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Don't Know Much About History? Read A Romance

Napoleon Bonaparte flees the field of Waterloo, June 18, 1815.
Alfredo Dagli Orti
The Art Archive
Napoleon Bonaparte flees the field of Waterloo, June 18, 1815.

Pick up a romance novel and you'll often get more than just a pleasant read – many fans of historical romance say their favorite books have given them a new grounding in history and geography by bringing long-lost people and places to life.

So I'd hazard a guess that few Americans under the age of 30 know much about Napoleon Bonaparte, beyond the fact that he was short and had a complex, unless they study history — or read romance.

But Napoleon was possibly the single most influential person in Europe during the early years of the 19th century, a man who came close to subjugating the entire continent — until he met his final defeat at the battle of Waterloo, exactly 200 years ago today.

And of course, the Battle of Waterloo forms a powerful backdrop to many Regency romances — so I thought I'd check in with some fabulous Regency authors and see how they felt this pivotal historical event affected the romance genre.

Loretta Chase

Like a great many other writers who started in the traditional Regency genre, I was acutely conscious of the Napoleonic Wars in general (inspiration for all manner of spy stories) and Waterloo in particular. I've read about the battle, in detail, many times, and I always end up crying, as I do usually when studying any battle anywhere, for all that's lost, on both the winning and the losing sides.

Waterloo is probably the one single historical event that gave me a visceral understanding of heroism — the men forming their squares and filling in the gaps as their fellows were cut down; the men defending Hougoumont. Images form in my mind's eye of men falling in battle, and of the ugly aftermath which has been described time and again, and of the Duke of Wellington's grief. I think these images are at work, somewhere in the back of my mind, whenever I'm thinking about bravery and heroic behavior (of men and women), and that remarkable British sang-froid.

This notion of courage has fed into my characters, whether Waterloo is relevant to the story or not. But I did use Waterloo directly at least once, creating a hero suffering from PTSD, in Miss Wonderful. I think any writer who's spent time learning about Wellington, or who's studied the battle in any way must absorb and be inspired by a deep understanding of the bravery and desperation and hellishness of that long day.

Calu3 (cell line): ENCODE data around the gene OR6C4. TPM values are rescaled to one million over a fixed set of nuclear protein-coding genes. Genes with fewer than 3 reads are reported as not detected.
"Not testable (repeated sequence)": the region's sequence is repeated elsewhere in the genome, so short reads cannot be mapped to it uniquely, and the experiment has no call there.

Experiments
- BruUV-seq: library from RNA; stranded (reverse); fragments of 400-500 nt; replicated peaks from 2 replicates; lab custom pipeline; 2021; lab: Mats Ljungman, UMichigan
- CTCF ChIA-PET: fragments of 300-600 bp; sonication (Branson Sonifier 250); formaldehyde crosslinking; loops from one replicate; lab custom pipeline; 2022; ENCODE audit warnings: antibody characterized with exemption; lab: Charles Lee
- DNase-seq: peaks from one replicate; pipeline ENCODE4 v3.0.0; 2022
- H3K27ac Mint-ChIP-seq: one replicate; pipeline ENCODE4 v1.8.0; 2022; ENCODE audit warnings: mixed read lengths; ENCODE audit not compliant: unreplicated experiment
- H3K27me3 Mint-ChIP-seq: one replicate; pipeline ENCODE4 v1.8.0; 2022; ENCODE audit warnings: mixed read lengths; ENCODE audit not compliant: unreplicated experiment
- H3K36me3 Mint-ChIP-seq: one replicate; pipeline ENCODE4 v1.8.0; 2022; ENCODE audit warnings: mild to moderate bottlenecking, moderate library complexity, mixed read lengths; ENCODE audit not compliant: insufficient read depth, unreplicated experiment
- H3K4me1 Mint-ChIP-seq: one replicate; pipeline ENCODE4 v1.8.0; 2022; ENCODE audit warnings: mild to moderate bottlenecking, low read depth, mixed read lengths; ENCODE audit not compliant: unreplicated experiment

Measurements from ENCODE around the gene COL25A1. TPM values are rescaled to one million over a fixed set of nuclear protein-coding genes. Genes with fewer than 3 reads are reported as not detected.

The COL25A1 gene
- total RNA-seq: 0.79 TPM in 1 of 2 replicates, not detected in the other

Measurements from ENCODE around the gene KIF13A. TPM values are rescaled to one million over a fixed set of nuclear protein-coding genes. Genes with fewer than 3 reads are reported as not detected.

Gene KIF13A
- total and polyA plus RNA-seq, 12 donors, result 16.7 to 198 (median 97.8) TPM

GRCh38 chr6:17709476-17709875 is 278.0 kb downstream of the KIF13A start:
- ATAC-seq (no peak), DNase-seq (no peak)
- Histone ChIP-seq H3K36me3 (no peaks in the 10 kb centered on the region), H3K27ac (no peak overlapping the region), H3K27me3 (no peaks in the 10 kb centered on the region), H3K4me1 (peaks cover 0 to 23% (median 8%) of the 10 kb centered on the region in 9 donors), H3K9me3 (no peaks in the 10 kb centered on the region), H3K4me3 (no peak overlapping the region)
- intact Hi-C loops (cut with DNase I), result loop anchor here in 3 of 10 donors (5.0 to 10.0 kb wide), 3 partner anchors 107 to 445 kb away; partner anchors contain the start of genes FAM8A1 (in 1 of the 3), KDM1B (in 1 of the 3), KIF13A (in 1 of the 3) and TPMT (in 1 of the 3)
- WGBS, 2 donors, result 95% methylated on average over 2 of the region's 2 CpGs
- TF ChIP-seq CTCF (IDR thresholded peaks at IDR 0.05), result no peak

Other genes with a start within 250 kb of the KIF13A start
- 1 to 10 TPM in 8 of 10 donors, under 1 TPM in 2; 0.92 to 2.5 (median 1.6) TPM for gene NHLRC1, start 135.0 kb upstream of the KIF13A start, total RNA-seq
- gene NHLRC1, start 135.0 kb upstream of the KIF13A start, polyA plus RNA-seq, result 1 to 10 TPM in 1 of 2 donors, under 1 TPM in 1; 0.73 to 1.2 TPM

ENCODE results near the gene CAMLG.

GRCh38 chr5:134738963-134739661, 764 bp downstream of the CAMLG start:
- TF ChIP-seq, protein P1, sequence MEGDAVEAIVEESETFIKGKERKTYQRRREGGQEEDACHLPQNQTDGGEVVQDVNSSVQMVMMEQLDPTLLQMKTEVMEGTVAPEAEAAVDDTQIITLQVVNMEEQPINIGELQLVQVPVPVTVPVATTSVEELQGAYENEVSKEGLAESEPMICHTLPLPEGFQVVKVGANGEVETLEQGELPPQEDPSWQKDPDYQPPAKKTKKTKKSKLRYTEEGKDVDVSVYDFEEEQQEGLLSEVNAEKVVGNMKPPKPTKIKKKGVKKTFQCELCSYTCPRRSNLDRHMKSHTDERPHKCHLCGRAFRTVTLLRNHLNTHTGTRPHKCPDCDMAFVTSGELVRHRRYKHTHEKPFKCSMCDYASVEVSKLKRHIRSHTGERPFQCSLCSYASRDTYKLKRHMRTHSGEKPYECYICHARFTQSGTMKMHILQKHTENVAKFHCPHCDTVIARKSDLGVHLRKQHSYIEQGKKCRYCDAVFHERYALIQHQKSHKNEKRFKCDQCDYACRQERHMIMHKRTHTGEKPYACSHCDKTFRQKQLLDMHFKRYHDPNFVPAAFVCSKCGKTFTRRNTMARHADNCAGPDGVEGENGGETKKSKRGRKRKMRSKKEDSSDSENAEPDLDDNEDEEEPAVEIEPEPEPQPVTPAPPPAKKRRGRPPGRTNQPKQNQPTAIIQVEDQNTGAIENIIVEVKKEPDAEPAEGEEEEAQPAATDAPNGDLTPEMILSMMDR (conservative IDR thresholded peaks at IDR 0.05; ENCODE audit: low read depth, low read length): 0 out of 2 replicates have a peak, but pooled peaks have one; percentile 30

Sabrina Jeffries

Everything I know about the personal cost of Waterloo, I learned from Regency-set historical romances. Tales of wounded heroes finding love in the bleak aftermath of that battle were always more compelling to me than a dry history book describing the strategies of the campaign. And in reality, there were lots of wounded to go around — 10,000 from that battle alone.

Regency historicals are filled with heroes disabled both physically and psychologically by the horrors of that battle, of heroines who lost brothers, husbands, fathers, and cousins, coping with a very different landscape than the one they were taught to navigate in.

One of my favorite romances, Amanda Quick's Surrender, has a hero who lay for hours on the battlefield, wounded and unable to move, while human vultures looted the bodies of the dead. Regency historicals often make powerful statements about the cost of war, but in the end it's the stories of love triumphing over the horrors that stay with me.

Katharine Ashe

War veterans are a staple of romance, and in historical romance no other battle figures more prominently than Waterloo. The great battle hardens some heroes, honing their strengths and preparing them for the challenges that civilian life might throw at them (including the love of a feisty heroine). Vanessa Kelly's How to Plan a Wedding for a Royal Spy, which features a military intelligence officer, begins on the battlefield just after the French are routed, setting him up him to rout other villains back home.

Waterloo damages other fictional heroes, leaving them with emotional and physical scars that they carry into new sorts of combat at home (with the help of a feisty heroine). The hero in Caroline Linden's It Takes a Scandal heads off to war for glory and adventure but is wounded at Waterloo and returns home to face the devastation of his family and estate.

But Waterloo isn't always relegated to backstory. Romance novelists don't often throw heroes and heroines onto the fields of actual battles, but some of the genre's greatest writers have done so with Waterloo, to spectacular effect. Mary Jo Putney's Shattered Rainbows reveals the brittle glitter of the weeks before the battle, as officers and their wives in Brussels danced at balls up to the very eve of the fight, and also includes a thrilling description of the actual battle. The mother of the Regency sub-genre, Georgette Heyer, wrote such a fine treatment of the battle in An Infamous Army that it ended up on a reading list for students at Sandhurst, the British military academy.

In a snippet of dialogue between two officers in the midst of the fighting, Heyer sums up the glory, the horror, and the human reality of Waterloo:

Honor, sacrifice, heroism, love that triumphs despite all: This is the stuff of wonderful historical romance. Epically huge and dramatic, Waterloo is the fiery inferno out of which great romance heroes stride, changed profoundly, but ultimately for the best.

Copyright 2023 NPR. To see more, visit https://www.npr.org.

Bobbi Dumas
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